US7687717 *Dec 14, 2007Mar 30, 2010Commscope Inc. Of North CarolinaCoaxial cable including tubular bimetallic inner layer with bevelled edge joint and associated methods
US7687718 *Dec 14, 2007Mar 30, 2010Commscope Inc. Of North CarolinaCoaxial cable including tubular bimetallic outer layer with bevelled edge joint and associated methods
US20090151975 *Dec 14, 2007Jun 18, 2009Commscope, Inc. Of North CarolinaCoaxial cable including tubular bimetallic inner layer with bevelled edge joint and associated methods
US20090151978 *Dec 14, 2007Jun 18, 2009Commscope, Inc. Of North CarolinaCoaxial cable including tubular bimetallic outer layer with bevelled edge joint and associated methods
CN105436787A *Nov 20, 2015Mar 30, 2016国网山东青州市供电公司Multifunctional welding table
EP0708348A1Oct 5, 1995Apr 24, 1996Alcatel SubmarcomApparatus for protection against internal heating of a metallic tube with at least one optical fibre and process for performing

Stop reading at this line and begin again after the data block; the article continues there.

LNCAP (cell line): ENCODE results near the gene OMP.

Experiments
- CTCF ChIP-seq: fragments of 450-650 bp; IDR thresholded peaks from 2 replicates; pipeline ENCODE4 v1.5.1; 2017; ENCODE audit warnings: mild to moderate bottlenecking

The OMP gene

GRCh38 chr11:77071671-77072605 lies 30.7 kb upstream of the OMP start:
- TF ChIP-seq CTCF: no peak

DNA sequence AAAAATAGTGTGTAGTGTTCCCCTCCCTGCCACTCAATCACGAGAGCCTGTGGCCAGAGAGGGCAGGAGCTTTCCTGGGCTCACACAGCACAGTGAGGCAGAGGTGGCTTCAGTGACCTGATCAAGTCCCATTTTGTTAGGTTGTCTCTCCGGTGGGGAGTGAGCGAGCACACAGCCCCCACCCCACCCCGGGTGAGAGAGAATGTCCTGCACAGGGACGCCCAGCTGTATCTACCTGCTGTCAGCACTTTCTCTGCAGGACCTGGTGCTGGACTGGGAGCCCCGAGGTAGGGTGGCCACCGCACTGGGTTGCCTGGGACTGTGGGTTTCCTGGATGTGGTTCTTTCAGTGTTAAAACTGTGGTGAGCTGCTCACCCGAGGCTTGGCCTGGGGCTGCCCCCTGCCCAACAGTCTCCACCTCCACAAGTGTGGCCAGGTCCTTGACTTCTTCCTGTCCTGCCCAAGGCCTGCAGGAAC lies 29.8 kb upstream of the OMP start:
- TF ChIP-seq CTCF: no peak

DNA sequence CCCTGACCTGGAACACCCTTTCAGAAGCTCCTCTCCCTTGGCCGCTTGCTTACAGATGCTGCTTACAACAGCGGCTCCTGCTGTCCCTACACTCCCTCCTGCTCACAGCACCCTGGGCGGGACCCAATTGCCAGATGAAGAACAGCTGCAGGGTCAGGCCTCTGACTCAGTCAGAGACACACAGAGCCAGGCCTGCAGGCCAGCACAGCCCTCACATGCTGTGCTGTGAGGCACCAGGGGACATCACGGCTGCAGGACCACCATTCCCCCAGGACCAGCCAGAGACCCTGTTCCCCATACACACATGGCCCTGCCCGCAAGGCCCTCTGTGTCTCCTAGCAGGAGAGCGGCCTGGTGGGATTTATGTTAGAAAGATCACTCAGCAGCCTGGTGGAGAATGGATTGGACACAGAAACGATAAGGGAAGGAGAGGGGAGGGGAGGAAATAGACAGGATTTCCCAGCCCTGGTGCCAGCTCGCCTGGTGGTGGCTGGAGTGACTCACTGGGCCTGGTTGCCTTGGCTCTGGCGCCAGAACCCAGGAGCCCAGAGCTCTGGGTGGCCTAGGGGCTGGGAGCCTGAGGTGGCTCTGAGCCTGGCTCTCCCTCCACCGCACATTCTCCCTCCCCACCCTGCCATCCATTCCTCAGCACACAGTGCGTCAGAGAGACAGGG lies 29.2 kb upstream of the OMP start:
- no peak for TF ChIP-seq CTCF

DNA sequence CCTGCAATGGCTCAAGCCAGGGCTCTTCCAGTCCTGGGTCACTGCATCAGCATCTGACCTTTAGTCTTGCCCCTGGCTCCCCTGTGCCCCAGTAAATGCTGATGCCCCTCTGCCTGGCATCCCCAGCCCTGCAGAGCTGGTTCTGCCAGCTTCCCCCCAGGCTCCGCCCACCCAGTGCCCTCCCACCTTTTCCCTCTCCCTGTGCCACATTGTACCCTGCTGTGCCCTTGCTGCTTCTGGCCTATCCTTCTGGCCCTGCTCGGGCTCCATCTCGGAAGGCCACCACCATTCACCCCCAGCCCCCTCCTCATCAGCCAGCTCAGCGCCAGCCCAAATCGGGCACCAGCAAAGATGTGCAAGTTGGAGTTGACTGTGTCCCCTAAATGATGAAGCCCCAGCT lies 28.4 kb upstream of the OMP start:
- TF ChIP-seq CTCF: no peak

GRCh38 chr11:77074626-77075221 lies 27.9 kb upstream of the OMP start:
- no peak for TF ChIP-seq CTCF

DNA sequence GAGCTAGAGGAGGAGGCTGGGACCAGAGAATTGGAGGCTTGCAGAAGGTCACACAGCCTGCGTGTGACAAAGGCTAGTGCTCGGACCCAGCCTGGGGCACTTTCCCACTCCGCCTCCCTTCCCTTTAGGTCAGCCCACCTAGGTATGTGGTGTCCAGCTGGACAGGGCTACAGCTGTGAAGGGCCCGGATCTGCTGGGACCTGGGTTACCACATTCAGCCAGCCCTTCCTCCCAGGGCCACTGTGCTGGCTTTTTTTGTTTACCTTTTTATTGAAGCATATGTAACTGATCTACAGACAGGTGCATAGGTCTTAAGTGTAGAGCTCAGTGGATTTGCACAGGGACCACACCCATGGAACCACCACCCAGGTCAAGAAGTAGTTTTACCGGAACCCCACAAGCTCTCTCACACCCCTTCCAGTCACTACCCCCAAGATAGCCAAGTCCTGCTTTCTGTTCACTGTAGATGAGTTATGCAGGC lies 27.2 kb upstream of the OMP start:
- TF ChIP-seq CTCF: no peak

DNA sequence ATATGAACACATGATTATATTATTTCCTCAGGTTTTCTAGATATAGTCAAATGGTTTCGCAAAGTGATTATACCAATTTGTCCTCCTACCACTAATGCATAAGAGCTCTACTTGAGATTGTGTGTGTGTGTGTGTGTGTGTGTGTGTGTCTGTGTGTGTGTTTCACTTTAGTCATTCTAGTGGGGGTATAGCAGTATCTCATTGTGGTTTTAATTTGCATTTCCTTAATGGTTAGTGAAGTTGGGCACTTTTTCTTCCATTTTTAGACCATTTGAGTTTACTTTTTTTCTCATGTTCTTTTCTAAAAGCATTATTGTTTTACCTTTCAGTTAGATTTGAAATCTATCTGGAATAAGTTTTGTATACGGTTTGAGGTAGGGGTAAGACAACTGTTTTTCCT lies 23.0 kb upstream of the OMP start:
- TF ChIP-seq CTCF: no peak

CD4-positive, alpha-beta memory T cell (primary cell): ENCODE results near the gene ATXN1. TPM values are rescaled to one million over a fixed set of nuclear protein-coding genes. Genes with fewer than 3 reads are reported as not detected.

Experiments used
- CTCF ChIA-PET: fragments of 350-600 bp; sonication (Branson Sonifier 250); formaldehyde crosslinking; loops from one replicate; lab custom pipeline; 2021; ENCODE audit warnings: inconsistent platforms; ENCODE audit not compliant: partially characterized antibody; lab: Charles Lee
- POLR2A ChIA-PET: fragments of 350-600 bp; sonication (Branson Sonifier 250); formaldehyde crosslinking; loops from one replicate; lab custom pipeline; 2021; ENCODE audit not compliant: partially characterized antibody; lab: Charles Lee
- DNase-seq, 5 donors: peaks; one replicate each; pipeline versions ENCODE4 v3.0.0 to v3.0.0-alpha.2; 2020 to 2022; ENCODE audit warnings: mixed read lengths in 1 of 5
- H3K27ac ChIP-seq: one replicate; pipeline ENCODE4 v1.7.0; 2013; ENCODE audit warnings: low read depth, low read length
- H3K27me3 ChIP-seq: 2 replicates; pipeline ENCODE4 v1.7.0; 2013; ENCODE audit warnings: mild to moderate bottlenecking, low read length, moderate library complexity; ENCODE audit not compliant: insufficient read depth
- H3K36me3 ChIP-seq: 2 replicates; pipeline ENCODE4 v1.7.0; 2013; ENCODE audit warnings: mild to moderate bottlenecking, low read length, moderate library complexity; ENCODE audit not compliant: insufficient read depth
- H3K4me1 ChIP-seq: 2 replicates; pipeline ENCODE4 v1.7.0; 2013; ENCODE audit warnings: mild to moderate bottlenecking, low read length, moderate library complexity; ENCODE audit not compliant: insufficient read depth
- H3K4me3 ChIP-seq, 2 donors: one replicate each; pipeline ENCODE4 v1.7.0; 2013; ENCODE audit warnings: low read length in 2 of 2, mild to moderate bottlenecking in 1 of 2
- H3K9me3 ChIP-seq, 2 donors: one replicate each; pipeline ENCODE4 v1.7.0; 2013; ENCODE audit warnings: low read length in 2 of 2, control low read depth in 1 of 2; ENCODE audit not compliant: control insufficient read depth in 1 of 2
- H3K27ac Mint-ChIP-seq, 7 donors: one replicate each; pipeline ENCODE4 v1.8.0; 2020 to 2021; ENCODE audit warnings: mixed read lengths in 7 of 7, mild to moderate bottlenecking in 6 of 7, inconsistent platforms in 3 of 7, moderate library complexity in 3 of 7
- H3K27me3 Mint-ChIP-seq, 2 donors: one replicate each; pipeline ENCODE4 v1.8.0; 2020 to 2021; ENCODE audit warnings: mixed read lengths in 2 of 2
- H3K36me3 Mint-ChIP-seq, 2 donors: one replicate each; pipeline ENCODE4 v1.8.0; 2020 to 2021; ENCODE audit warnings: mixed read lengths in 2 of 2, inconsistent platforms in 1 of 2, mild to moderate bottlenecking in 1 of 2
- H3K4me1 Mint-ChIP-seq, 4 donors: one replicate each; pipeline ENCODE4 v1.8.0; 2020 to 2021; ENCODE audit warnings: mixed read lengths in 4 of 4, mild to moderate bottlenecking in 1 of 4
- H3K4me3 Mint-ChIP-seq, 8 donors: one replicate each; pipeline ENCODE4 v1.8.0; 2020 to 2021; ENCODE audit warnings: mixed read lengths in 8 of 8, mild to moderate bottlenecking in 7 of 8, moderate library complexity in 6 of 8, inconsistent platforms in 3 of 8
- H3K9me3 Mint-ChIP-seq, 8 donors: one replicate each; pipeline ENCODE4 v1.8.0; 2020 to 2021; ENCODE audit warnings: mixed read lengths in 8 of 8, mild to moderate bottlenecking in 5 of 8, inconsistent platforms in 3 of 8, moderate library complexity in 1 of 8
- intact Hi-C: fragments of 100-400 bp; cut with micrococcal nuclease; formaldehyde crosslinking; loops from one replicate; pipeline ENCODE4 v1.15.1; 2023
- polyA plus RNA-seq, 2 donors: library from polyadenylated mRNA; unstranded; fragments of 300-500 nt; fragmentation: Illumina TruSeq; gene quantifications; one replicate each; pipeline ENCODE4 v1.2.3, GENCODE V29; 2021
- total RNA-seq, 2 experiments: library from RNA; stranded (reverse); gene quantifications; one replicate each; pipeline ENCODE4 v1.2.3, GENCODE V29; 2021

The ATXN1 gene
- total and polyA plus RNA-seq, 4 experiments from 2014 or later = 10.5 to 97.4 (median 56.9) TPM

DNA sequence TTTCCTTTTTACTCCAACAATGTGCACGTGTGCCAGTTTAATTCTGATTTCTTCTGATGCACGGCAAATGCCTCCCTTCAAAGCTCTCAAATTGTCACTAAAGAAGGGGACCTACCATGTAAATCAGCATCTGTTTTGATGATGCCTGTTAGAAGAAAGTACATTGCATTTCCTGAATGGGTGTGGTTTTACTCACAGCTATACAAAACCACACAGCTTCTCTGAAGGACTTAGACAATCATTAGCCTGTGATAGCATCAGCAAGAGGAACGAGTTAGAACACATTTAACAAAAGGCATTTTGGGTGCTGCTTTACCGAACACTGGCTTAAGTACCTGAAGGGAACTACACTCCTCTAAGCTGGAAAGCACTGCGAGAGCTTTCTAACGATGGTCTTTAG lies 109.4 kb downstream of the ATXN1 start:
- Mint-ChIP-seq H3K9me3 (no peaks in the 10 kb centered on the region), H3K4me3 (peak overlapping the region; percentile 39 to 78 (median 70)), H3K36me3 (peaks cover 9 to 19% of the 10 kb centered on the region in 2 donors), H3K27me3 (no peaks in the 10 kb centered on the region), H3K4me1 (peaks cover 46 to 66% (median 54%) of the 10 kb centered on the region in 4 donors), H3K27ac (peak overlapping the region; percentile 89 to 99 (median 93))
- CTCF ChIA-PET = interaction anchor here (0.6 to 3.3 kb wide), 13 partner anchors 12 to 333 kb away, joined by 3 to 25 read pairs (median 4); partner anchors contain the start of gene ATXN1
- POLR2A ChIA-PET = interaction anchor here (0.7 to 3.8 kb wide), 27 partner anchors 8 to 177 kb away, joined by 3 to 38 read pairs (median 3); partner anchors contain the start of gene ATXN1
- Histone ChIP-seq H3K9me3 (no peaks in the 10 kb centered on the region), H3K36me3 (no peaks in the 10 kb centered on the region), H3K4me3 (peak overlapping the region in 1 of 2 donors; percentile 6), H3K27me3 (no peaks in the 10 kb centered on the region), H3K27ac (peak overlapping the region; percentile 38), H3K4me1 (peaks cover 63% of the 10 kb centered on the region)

WO1998012013A1 *Dec 9, 1996Mar 26, 1998Siemens AktiengesellschaftDevice and process for producing a metallic sheath for optical fibers
Classifications
U.S. Classification228/148, 228/222, 219/61.7, 228/17.5, 228/156, 228/46, 219/60.00R
International ClassificationB23K9/025, B23K37/00, B23K9/167, B21C37/06, B23K31/00, B23K9/02, B23K31/02, H01B13/26, C21D9/50, B21C1/30, B21C37/08, G02B6/44
Cooperative ClassificationB23K31/027, B21C37/08, B23K9/0253, G02B6/448, B23K37/003, G02B6/4488, C21D9/505, H01B13/2633
European ClassificationB23K9/025B, G02B6/44C9S1, G02B6/44C9B, B23K31/02T, B23K37/00F, C21D9/50K, H01B13/26C4, B21C37/08
Legal Events
DateCodeEventDescription
May 8, 1989ASAssignment
Owner name: KABELMETAL ELECTRO GMBH, GERMANY
Free format text: ASSIGNMENT OF ASSIGNORS INTEREST.;ASSIGNORS:ZIEMEK, GERHARD;STASCHEWSKI, HARRY;GUNIA, EWALD;REEL/FRAME:005069/0774
Effective date: 19870817
Aug 24, 1992FPAYFee payment
Year of fee payment: 4
Aug 22, 1996FPAYFee payment
Year of fee payment: 8
Oct 3, 2000REMIMaintenance fee reminder mailed
Oct 13, 2000FPAYFee payment
Year of fee payment: 12
Oct 13, 2000SULPSurcharge for late payment
Year of fee payment: 11